Close contact with loved ones is essential for both mental and physical health. Social support provided by loved ones can reduce stress, improve sleep quality, promote positive health behaviors, and increase resilience to adversity. In everyday life, however, people commonly experience periods of separation from their loved ones. Can the benefits of social support occur even when loved ones are physically distant? The study reported in Chapter 2 collected data from 96 women who were randomly assigned to smell one of three scents (their romantic partner’s, a stranger’s, or a neutral scent) and exposed to an acute social stressor (Trier Social Stress Test). Perceived stress and cortisol were measured continuously throughout the study. Perceived stress was reduced in women who were exposed to their partner’s scent. Cortisol levels were elevated in women who were exposed to a stranger’s scent. Cortisol levels were also reduced in women who were exposed to their partner’s scent, but only in a subset of women who were able to identify their partner’s scent. These results suggest that the scent of a partner improves the psychological experience of stress and improves cortisol levels in a subset of women who correctly identified the scent to be their partner’s. The study reported in Chapter 3 collected data from 155 participants who spent two nights with their partner’s scent and two nights with a control scent (order randomized). Sleep efficiency (via actigraphy) and perceived sleep quality (via self-report) were measured each night. Sleep efficiency was higher when participants were exposed to their partner’s scent. Exposure to a partner’s scent led sleep efficiency to increase by over two percent on average, an improvement similar in magnitude to the effect of melatonin on sleep. Perceived sleep quality was higher when participants believed they were smelling their partner’s scent. These results suggest that the scent of a partner improves the physiological state of sleep and that believing you are exposed to the scent of your partner improves the psychological recollection of sleep quality. This research adds to our understanding of the role of olfactory cues in the communication of social support.

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Master's Student Supervision

Theses completed in 2010 or later are listed below. Please note that there is a 6-12 month delay to add the latest theses.

Loneliness and the heart: examining the associations between trait loneliness, state loneliness, and high-frequency heart rate variability (2019)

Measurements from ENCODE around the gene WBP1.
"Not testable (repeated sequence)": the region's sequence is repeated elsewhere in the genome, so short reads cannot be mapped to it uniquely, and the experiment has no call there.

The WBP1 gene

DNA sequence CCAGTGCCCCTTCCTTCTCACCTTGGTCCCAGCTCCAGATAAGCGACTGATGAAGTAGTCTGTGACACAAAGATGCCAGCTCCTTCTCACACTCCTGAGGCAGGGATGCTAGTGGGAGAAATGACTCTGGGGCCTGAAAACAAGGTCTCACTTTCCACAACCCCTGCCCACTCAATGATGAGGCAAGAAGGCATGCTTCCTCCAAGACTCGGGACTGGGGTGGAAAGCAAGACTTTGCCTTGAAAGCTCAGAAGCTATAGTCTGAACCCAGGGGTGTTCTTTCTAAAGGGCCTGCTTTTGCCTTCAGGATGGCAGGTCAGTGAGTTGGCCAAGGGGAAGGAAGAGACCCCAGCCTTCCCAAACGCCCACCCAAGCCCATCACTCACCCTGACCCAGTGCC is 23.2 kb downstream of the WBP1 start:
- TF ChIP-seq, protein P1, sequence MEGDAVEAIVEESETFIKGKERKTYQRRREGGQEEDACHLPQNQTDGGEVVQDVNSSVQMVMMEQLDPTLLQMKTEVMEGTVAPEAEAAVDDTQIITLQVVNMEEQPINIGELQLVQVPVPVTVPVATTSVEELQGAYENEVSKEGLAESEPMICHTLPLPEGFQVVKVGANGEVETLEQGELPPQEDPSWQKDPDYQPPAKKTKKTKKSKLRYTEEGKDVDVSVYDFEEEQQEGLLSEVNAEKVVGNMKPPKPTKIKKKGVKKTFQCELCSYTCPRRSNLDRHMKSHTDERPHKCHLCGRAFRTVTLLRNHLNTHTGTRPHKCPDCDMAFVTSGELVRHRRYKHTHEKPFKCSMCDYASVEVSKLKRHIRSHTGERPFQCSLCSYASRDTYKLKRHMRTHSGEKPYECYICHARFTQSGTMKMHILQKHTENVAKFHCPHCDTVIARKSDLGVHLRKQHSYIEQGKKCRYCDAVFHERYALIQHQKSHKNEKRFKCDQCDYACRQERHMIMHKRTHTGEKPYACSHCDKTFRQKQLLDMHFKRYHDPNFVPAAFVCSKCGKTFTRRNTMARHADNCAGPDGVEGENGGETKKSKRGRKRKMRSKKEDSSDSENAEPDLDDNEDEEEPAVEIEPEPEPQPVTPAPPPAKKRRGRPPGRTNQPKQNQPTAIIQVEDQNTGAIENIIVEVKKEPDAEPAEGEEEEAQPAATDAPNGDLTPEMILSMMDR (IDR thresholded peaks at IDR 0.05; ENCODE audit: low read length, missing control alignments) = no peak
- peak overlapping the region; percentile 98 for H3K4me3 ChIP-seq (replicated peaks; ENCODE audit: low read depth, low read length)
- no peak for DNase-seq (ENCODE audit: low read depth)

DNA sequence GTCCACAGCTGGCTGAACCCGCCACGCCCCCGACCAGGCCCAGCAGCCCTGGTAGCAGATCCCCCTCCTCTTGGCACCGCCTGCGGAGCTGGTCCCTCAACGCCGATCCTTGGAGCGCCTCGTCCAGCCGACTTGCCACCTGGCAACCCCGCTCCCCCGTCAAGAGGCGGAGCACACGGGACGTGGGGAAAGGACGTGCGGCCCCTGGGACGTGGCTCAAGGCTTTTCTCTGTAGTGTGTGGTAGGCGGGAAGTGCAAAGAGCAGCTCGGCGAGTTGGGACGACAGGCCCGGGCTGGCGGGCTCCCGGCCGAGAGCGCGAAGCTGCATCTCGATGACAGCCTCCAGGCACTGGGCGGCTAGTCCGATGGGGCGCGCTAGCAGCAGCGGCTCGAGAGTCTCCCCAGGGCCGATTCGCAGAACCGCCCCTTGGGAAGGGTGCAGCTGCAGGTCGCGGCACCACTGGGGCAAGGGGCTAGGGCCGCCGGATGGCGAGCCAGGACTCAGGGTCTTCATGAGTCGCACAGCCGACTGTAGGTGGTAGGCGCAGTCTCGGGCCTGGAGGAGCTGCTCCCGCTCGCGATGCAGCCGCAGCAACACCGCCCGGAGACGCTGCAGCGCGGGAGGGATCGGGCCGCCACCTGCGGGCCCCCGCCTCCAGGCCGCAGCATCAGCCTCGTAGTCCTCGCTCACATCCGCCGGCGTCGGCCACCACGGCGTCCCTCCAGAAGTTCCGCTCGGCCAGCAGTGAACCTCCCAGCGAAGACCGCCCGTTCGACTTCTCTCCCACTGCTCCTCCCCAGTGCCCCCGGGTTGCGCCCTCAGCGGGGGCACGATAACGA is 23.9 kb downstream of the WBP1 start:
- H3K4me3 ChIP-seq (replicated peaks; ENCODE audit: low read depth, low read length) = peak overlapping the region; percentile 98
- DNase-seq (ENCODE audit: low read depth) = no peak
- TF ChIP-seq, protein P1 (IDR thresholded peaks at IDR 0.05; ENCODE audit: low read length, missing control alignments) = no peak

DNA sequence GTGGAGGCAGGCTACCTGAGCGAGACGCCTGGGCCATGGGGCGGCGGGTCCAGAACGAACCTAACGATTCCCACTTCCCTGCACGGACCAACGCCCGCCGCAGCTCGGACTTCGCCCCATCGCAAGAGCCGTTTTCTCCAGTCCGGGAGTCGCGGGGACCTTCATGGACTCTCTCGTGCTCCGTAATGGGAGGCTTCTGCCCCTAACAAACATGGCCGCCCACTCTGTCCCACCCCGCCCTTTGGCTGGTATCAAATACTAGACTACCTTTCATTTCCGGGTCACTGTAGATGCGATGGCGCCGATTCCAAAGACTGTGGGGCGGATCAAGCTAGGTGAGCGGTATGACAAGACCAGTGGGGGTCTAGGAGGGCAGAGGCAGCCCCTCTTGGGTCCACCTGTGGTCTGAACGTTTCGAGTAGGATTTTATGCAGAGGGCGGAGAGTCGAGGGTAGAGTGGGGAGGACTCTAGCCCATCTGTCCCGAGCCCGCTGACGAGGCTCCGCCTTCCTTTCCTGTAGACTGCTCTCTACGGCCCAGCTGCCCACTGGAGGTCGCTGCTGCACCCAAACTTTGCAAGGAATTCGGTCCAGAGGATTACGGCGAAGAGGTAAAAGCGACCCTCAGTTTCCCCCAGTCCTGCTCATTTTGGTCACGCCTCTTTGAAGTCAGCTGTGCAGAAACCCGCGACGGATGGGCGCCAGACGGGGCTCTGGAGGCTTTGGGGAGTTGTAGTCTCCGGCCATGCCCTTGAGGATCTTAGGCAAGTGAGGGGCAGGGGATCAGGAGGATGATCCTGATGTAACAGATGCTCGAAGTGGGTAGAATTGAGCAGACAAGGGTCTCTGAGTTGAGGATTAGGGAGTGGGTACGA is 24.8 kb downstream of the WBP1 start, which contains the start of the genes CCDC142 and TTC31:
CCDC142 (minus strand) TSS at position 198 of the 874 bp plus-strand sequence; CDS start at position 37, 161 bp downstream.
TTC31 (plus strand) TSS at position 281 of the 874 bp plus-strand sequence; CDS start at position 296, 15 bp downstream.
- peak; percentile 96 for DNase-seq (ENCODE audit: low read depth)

Loneliness is a recognized risk factor for numerous adverse health outcomes, including early death. However, state loneliness may also be evolutionarily adaptive by signaling our social connection to others is at risk and motivating social reaffiliation. Long-term and short-term changes in vagal parasympathetic functioning may represent a mechanism by which both detrimental and beneficial effects of loneliness impact human physiology. The present study investigates the differential influences of trait loneliness and state loneliness on high-frequency heart rate variability (HF-HRV), an index of vagal parasympathetic activity. In controlled laboratory settings, HF-HRV in young women (N = 148) was monitored before, during, and after a cognitive challenge task, as well as before, during, and after an induction of state loneliness. Replicating and extending prior research, higher trait loneliness predicted blunted HF-HRV reactivity to cognitive demand, controlling for covariates. Higher trait loneliness also predicted blunted HF-HRV recovery following cognitive demand, although this appeared to be a function of initial blunted HF-HRV reactivity among the chronically lonely. Consistent with the evolutionary theory of loneliness, acute state loneliness was associated with increased HF-HRV above baseline levels, regardless of self-reported trait loneliness. During recovery from state loneliness, trait loneliness predicted change in HF-HRV, such that HF-HRV decreased in high trait-lonely women, whereas HF-HRV increased in low trait-lonely women. The current findings indicate that trait loneliness is associated with a potentially maladaptive physiological response to cognitive demand. The study also provides the first evidence of increased vagal parasympathetic activity during acute state loneliness, a potential indication of a physiological state conducive to social engagement behaviours. The findings further suggest that physiological capacity for social engagement may differ as a function of trait loneliness, immediately following an acute experience of loneliness. Finally, the utility of a robust loneliness induction paradigm developed from existing methods was demonstrated, supporting its application in future research seeking to disentangle trait and state loneliness.

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Meal choice modeling in a cafe: the roles of relationship, awareness, and familiarity (2017)

It is well established that the presence of other people affects how much people eat and the types of food they choose. Past research on food choice modeling has focused on snack foods and has primarily been conducted in controlled laboratory situations. The current research examines modeling of meal choice in a real-life context across two studies. Study 1 (N = 231 café patrons) tested whether meal choice modeling occurs, whether people are aware of being influenced, and whether knowing the model affects whether modeling occurs. The lunch orders of café patrons were surreptitiously tracked and participants were recruited after they paid for their lunch. Participants were asked whether they were influenced by the prior order, and what their relationship was to the person ahead of them in line. As hypothesized, participants modeled the lunch choice of the person ordering ahead of them in line above rates expected by chance. Contrary to predictions about the role of relationship, participants did not model at different rates following a stranger compared to a non-stranger. Hypotheses about modeling awareness were supported with a significant modeling effect observed even among participants who reported that their order was not influenced by the prior order. Study 2 (N = 69 students) tested familiarity to the café or social environment as a moderator. To increase variability in familiarity with the café, participants were students brought into the café for the study. Study 2 yielded inconclusive findings, possibly due to low statistical power. This research provided evidence of meal choice modeling occurring in real-life eating situations and outside of conscious awareness - demonstrating a powerful social influence on health behaviours.

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News Releases